tephen Ministry attempts to match specially-trained members of our congregation with people going through a tough time, or who feel they would benefit from sharing with a trained listener “A Stephen Minister within a confidential is someone who will conversation. FUMC Grapevine is one of 10,000+ churches nationwide, representing more than 150 Christian denominations, who offer Stephen Ministry to church members and to the community-at-large.

be there to walk with you as you deal with whatever it is you are facing, and

The formal relationship with her Stephen Minister has since ended, but the two remain very close friends.

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ob shares, “I will forever be indebted in doing so will to my Stephen help you see that, Minister. He listened to me, prayed for me, and with God’s help, you When we are asked what was very good at asking will be okay.” Stephen Ministers do, questions that enabled our usual response is, me to keep talking about “A Stephen Minister is what I was truly feeling. I someone who will be there to walk with remember the day I shared with him that you as you deal with whatever it is you are I was okay after he had asked me how I facing, and in doing so will help you see was doing. Then it struck me pretty hard, that, with God’s help, you will be okay.” but in a good way, that it was the first time in several months I had truly felt like I was ecile was matched with a Stephen going to be okay!” Minister, who met with her for an hour each week for over a year. tephen Ministers are often referred Cecile shares, “My Stephen Minister would to as the “After People.” Stephen hold my hand and let me talk from my Ministers are there, prepared to offer heart. I call her my angel because she genuine and heartfelt Christian care... helped me through a tough time in my life. She never really gave me specific advice After the phone call you hope you’d never as much as she just listened to me. As she get...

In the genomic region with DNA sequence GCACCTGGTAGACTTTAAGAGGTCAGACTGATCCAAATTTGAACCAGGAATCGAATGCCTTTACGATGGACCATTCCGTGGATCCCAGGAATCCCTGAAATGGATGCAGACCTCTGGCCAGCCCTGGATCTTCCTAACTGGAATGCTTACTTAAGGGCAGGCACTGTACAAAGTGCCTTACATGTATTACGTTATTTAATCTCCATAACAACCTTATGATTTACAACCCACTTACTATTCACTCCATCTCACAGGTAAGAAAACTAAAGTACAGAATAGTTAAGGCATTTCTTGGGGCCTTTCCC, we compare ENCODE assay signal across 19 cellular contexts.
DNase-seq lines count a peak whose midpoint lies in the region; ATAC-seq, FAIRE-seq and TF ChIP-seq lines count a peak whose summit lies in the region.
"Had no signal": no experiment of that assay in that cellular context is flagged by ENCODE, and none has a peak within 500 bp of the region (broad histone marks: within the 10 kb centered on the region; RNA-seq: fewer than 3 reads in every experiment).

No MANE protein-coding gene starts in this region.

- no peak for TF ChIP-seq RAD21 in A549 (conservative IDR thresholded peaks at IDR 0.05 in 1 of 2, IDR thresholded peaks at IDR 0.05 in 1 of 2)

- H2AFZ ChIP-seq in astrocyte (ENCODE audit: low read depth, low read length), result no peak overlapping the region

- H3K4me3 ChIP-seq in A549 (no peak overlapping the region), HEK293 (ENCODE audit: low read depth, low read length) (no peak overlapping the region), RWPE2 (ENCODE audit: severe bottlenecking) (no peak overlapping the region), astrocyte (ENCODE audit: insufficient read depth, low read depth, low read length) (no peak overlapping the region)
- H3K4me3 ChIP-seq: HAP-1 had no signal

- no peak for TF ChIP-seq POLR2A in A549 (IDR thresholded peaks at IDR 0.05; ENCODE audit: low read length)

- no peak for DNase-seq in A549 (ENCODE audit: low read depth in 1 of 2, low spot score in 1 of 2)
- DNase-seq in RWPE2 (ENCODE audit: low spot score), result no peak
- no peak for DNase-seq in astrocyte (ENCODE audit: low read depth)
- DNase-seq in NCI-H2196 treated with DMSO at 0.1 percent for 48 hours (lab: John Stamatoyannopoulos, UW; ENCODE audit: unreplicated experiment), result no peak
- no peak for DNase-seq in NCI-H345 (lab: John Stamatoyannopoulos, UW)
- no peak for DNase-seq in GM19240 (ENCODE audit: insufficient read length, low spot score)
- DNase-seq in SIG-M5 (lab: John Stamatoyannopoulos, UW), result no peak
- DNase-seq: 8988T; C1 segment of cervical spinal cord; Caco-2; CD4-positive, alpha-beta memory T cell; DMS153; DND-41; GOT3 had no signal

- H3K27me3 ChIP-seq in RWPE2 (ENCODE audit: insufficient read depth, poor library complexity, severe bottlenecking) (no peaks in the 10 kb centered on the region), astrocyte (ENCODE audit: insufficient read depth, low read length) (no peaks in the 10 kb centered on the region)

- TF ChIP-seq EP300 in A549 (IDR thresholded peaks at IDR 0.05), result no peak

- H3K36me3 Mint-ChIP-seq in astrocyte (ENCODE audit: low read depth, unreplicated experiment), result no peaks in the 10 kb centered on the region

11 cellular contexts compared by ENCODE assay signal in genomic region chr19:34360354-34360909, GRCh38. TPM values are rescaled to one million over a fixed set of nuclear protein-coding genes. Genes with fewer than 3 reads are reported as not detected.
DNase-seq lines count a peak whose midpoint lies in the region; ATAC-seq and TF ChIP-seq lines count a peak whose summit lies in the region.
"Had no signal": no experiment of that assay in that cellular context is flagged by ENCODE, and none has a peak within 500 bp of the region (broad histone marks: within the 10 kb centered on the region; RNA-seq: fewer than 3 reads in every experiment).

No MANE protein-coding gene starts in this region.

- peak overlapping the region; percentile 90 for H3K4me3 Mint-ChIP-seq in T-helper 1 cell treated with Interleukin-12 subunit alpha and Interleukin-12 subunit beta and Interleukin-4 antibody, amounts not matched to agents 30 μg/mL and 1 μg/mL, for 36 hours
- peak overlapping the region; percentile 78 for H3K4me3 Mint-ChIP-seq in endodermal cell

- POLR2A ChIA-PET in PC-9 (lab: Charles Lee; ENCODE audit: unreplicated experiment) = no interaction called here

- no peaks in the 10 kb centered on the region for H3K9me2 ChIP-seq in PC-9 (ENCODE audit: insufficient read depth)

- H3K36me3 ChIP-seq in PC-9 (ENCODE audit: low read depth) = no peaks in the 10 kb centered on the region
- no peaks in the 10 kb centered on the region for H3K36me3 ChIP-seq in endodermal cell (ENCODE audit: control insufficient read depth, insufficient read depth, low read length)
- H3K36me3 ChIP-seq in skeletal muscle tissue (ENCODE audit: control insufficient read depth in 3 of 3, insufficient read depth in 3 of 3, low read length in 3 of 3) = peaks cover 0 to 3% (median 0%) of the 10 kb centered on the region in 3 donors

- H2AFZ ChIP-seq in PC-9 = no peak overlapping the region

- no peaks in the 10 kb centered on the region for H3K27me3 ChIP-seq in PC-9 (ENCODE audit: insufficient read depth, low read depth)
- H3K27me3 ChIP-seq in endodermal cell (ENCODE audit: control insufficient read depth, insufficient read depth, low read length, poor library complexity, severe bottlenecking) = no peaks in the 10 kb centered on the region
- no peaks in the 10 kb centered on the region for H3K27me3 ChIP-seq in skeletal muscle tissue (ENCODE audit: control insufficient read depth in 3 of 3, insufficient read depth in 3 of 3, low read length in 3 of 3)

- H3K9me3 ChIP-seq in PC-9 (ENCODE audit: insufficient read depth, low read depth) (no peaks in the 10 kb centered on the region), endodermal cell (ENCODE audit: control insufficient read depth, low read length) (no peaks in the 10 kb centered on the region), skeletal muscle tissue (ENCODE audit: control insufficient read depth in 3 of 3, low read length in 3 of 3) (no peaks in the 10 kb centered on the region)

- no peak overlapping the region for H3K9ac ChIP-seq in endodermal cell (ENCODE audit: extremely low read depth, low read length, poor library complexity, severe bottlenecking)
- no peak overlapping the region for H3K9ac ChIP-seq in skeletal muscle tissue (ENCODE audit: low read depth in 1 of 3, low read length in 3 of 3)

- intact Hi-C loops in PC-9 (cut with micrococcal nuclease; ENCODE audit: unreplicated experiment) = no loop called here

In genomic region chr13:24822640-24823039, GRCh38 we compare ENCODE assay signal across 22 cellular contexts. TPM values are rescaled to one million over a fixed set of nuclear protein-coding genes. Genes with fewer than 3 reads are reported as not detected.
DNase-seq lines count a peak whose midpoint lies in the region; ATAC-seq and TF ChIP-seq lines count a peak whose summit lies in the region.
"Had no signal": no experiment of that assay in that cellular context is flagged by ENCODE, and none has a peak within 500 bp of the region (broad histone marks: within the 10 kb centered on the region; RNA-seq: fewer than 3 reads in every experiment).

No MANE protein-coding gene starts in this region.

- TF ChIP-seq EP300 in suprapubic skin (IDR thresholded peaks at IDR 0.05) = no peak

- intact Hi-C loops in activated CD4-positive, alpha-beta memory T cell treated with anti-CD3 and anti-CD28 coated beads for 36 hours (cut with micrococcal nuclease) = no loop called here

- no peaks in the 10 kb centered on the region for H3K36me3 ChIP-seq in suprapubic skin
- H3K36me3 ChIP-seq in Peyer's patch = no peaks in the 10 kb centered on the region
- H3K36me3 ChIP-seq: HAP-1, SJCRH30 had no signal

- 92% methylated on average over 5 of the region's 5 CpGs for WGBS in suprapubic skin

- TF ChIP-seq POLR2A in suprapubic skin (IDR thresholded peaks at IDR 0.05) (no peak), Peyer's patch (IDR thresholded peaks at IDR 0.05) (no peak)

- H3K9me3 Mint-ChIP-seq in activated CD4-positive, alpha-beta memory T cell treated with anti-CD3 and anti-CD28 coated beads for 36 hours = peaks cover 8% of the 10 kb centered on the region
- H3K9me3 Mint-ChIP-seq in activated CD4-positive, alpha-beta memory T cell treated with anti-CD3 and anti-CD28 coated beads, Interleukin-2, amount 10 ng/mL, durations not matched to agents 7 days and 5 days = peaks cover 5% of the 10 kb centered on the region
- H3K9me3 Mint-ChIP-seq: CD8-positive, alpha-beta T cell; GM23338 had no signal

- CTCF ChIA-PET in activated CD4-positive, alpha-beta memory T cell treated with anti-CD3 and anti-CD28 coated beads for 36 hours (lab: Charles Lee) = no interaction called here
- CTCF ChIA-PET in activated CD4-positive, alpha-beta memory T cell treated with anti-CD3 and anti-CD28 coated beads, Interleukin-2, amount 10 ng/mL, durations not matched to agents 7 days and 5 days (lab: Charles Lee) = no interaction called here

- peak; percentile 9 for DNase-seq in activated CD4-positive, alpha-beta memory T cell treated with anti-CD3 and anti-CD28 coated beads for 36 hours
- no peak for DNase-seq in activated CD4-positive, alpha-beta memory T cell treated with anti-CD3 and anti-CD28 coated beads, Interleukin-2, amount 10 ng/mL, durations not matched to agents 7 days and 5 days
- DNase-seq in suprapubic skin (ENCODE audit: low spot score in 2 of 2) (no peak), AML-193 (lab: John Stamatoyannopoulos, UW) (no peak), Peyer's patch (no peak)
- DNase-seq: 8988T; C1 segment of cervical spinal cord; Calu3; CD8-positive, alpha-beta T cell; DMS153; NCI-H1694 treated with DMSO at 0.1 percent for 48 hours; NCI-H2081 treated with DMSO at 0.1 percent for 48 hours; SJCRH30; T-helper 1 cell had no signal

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After the divorce papers are served and the bottom falls out of your life... After the funeral, when everyone has left, and the emotions you’ve held at bay come crashing down on you... After the last child leaves for college... After the nursing home director shakes your hand and says, “Welcome to your new home...” After the baby arrives, demanding more of you than you ever expected... After you are handed a pink slip with your final paycheck... After your family and friends have heard your story one too many times, but you still need to talk it out...

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t FUMC Grapevine, we have 17 commissioned and experienced Stephen Ministers, some of whom are currently providing for care receivers and some who stand ready today to help you. Each has over 50 hours of specialized training and each participates in additional monthly continuing education and training events. This wonderful team is led by a group of Stephen Leaders who each have had an additional 50+ hours of specialized leader training. Everyone associated with our Stephen Ministry team has partnered with our clergy team to help provide the best pastoral care we can to whomever we can. A Stephen Minister can be ready to come alongside you – or your friends, neighbors, coworkers, or relatives – and provide comfort and support for as long after as needed. «

For more information about having a Stephen Minister come alongside you as you journey through a difficult time in your life, or to learn more about becoming a Stephen Minister, please contact Rev. Rick Mang (rickm@fumcg.org, 817-481-2559 x114) or ask a Stephen Minister. They are easily identified by the blue and white Stephen Ministry name badges they wear every Sunday morning.

The Stephen Ministry Leadership Team consists of Rebecca Himmelberg, Alice Steely, Nancy White, Julie Croft, Heidi Nichols, Sandra Nasr, Linda Almendarez, Wade Hiney, Katherine Hunter, Rev. Rick Mang. These and many other Stephen Ministers are trained and ready to provide comfort and support when you need them.